Results from a clinical trial of eteplirsen, a drug designed to treat Duchenne muscular dystrophy, suggest that the therapy allows participants to walk farther than people treated with placebo and dramatically increases production of a protein vital to muscle growth and health. The study, led by a team in The Research Institute at Nationwide Children's Hospital, is the first of its kind to show these results from an exon-skipping drug--a class of therapeutics that allows cells to skip over missing parts of the gene and produce protein naturally.
"I've been doing this for more than 40 years and this is one of the most exciting developments we've seen," says Jerry Mendell, MD, lead author of the study and director of the Center for Gene Therapy at Nationwide Children's. "It offers great hope to patients with Duchenne muscular dystrophy and their families."
The research, which appears online Aug. 1 in the journal Annals of Neurology, is the first study from a double-blind controlled randomized trial of an exon-skipping agent to provide conclusive proof based on the standard six-minute walk test used to measure muscle function in patients with Duchenne muscular dystrophy (DMD), the most common form of muscular dystrophy in children.
About one in every 5,000 male births in the U.S. has the disorder, which usually leaves patients unable to walk on their own by age 12. Children with DMD have a mutation that cripples the body's ability to produce a protein called dystrophin, which helps absorb the shock or energy that's created when a muscle contracts. Without it, that released energy injures muscle fibers. Over time, the muscle degenerates, scar tissue builds up and fat slowly replaces the dead muscle.
The exact mutation varies from patient to patient but in 65 percent of cases, the dystrophin gene is missing large sections of DNA called exons, which carry the instructions for protein production. Accompanying this type of mutation is a spontaneously occurring reaction that enables muscle cells to skip over the deleted sections and produce smaller--but functional--versions of protein.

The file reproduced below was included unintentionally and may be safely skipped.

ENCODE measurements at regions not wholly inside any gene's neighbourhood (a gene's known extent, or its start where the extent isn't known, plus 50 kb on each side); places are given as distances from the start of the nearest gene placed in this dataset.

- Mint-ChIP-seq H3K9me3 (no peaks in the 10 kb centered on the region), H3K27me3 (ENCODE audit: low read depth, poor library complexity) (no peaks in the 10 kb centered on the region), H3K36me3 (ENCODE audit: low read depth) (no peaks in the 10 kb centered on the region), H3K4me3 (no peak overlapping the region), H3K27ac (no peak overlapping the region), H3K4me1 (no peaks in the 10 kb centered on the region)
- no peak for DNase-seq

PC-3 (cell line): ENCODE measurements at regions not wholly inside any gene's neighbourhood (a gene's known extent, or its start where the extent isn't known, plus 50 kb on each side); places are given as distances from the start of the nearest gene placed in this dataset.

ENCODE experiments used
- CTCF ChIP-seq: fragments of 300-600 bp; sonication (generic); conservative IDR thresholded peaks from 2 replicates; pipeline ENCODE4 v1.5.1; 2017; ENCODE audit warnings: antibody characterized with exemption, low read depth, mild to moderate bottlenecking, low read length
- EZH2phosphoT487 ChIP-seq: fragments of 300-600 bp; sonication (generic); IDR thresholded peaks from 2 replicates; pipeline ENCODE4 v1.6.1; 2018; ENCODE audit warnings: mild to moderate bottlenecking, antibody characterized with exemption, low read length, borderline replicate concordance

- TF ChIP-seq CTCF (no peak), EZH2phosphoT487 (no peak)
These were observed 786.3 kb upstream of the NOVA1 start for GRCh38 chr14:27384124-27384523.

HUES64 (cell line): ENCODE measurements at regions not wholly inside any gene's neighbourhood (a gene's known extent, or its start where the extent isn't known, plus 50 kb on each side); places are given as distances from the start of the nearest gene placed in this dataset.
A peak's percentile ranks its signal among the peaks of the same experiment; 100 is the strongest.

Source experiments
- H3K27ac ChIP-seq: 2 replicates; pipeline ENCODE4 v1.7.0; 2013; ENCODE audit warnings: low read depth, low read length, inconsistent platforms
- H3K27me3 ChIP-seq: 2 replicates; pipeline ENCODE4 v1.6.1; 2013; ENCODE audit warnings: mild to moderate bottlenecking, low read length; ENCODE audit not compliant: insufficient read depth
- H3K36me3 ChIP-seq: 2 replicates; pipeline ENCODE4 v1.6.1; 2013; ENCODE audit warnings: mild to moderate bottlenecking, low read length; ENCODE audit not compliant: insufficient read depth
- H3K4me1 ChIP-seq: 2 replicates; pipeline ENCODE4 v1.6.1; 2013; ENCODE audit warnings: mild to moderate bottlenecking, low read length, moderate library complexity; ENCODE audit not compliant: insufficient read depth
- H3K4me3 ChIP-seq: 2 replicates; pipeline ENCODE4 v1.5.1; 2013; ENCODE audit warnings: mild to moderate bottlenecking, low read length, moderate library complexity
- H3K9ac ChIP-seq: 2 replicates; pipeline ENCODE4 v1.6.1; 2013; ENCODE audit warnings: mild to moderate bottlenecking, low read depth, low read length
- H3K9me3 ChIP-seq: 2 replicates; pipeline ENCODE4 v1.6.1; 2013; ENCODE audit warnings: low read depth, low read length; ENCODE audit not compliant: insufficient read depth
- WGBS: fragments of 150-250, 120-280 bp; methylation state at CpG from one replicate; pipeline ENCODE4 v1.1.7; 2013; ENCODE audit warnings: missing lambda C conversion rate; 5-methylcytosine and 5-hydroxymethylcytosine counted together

Eteplirsen, manufactured by Sarepta Therapeutics in Cambridge, Mass., mimics this naturally occurring phenomenon, allowing cells to skip over exon 51 in the dystrophin gene. About 13 percent of patients with the disorder have this mutation. Nationwide Children's began the phase II trial of eteplirsen in August 2011, enrolling 12 boys age 7 to 12 years.
Participants received the drug via weekly IVs, with one group getting a 30 mg/kg dose and another group receiving 50 mg/kg. A control group received a placebo. Participants completed a six-minute walk test at the outset and again at weeks 12, 24 and 48. Muscle biopsies were also taken when the study began and again at those intervals to measure for dystrophin-positive muscle fibers.
Although there was no dystrophin production at 12 weeks, participants showed a 23 percent increase in dystrophin-positive muscle fibers by the 24-week mark. The striking improvement and lack of side effects prompted researchers to switch participants in the placebo group to the drug. By week 48, participants had a 52 percent increase in dystrophin-positive muscle fibers and were able to walk 67.3 meters farther than the placebo group on the six-minute walk test.
Although the results are promising, Dr. Mendell is quick to note that the small study leaves many questions unanswered. For example, researchers would like to know how the drug affects dystrophin production in muscles throughout the limbs and whether some muscles may get a bigger boost than others.
"We know that if you have an area that is not expressing dystrophin, the membrane will be fragile and vulnerable to activity-related degeneration," says Dr. Mendell, who also is director of the Neuromuscular Disorders program at Nationwide Children's and a professor of pediatrics in The Ohio State University College of Medicine. "There may be factors that lead to preferential localization of the dystrophin production. That's one of many issues we'd like to investigate further."
That information would help researchers determine what dose and frequency of administration would have the best benefit.
"Another big issue is whether patients who start to produce dystrophin will plateau quickly or if the drug would continue to show benefits over the long term," Dr. Mendell says.
Sarepta Therapeutics, which funded the study, plans to submit a New Drug Application to the Food and Drug Administration early next year. If approved, eteplirsen would be the first therapy for DMD to target the underlying cause of the disease.